It is highly informative to conduct a side-by-side comparison of the Ognissanti Madonna and the very similar Maestà of Giotto's master, Cimabue.
The Maestà is far less naturalistic, displaying many of the traits found in earlier Byzantine art. The figures are relatively two-dimensional, and their faces do not express much individuality, giving the image an ornamental, rather than representational, quality.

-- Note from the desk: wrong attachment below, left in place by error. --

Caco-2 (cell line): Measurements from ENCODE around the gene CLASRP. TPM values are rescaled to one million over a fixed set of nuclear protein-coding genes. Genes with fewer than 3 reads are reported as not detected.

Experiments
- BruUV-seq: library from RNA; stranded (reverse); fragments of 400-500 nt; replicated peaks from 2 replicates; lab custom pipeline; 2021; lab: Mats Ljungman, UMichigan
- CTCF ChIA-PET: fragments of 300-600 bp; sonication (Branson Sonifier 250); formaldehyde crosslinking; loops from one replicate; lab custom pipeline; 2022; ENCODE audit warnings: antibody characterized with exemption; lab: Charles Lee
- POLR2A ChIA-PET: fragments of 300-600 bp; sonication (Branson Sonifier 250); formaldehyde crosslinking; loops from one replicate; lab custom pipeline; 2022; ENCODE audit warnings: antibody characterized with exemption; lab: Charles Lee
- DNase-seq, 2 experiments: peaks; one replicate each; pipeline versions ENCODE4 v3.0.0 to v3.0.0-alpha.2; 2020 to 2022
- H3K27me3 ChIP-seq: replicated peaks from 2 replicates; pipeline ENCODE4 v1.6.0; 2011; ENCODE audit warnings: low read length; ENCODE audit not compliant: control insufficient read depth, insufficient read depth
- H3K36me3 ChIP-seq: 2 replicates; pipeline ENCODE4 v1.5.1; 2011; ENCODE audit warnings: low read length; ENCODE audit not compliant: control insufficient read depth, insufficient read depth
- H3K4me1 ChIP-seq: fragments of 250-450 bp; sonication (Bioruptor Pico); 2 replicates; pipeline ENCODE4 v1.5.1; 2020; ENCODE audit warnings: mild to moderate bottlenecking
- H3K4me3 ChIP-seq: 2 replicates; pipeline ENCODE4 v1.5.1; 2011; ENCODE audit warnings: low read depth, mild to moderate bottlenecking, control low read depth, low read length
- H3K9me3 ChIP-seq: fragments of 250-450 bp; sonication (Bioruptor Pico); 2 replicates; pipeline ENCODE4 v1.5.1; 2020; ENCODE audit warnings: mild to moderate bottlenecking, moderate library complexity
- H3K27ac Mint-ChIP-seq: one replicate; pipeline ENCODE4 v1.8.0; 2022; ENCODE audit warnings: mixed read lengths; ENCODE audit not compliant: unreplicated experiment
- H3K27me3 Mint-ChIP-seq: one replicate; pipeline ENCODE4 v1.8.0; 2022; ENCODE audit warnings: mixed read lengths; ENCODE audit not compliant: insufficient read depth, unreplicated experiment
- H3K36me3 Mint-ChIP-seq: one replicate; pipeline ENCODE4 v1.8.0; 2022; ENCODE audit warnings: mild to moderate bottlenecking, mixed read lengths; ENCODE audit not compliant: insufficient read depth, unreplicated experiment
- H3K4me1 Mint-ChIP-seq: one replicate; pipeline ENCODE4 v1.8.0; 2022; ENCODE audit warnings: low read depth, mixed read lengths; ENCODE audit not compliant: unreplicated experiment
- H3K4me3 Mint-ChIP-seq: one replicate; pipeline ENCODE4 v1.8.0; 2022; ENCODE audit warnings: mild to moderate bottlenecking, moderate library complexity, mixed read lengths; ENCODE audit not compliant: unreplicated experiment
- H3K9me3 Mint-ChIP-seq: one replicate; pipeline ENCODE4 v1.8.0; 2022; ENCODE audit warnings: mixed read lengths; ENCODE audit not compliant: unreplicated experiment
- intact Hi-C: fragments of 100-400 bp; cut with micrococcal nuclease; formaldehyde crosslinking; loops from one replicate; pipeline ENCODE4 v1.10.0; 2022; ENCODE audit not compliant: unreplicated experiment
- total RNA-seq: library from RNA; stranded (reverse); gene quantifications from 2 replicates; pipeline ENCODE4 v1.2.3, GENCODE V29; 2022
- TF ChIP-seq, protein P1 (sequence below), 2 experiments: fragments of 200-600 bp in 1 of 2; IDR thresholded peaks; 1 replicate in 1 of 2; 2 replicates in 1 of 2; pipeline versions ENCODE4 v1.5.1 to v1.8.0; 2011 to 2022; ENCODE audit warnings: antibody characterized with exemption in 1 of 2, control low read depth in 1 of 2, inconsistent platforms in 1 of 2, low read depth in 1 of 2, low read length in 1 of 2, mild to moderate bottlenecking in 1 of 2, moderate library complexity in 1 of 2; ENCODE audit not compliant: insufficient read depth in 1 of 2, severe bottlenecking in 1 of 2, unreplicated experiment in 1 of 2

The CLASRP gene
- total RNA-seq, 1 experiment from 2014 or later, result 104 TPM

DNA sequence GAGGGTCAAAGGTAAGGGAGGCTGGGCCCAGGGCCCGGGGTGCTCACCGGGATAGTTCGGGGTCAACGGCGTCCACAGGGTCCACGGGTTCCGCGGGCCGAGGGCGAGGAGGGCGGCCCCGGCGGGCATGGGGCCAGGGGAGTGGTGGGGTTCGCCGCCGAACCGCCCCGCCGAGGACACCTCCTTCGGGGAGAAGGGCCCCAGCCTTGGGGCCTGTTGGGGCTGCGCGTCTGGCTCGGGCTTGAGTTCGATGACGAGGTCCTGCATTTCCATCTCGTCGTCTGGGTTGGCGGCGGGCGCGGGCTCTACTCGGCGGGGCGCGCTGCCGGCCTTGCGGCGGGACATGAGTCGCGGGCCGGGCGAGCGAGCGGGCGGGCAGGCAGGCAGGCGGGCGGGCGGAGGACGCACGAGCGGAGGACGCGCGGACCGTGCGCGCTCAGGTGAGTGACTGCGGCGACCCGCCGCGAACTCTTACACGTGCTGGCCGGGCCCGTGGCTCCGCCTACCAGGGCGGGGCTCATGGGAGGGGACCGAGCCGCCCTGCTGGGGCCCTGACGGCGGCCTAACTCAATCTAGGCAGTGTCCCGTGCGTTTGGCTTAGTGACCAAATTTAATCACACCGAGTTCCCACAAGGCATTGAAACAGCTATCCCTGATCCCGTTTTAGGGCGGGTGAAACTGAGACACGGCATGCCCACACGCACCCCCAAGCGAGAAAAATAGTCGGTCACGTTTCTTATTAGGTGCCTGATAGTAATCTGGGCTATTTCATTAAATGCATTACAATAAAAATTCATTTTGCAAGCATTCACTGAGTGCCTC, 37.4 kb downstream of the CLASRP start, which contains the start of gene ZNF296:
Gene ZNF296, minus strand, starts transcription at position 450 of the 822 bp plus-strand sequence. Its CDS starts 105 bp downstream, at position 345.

Giotto's Madonna, on the other hand, conveys a significant sense of depth perception, especially for the time. The figures seem more alive, and less rigid, as their clothing drapes convincingly over their forms; the Madonna's gaze is far more life-like, as is the body of the child on her lap.
The Ognissanti Madonna represents an important step in progress of Western art toward the near-photo realism attained by the late Renaissance artists.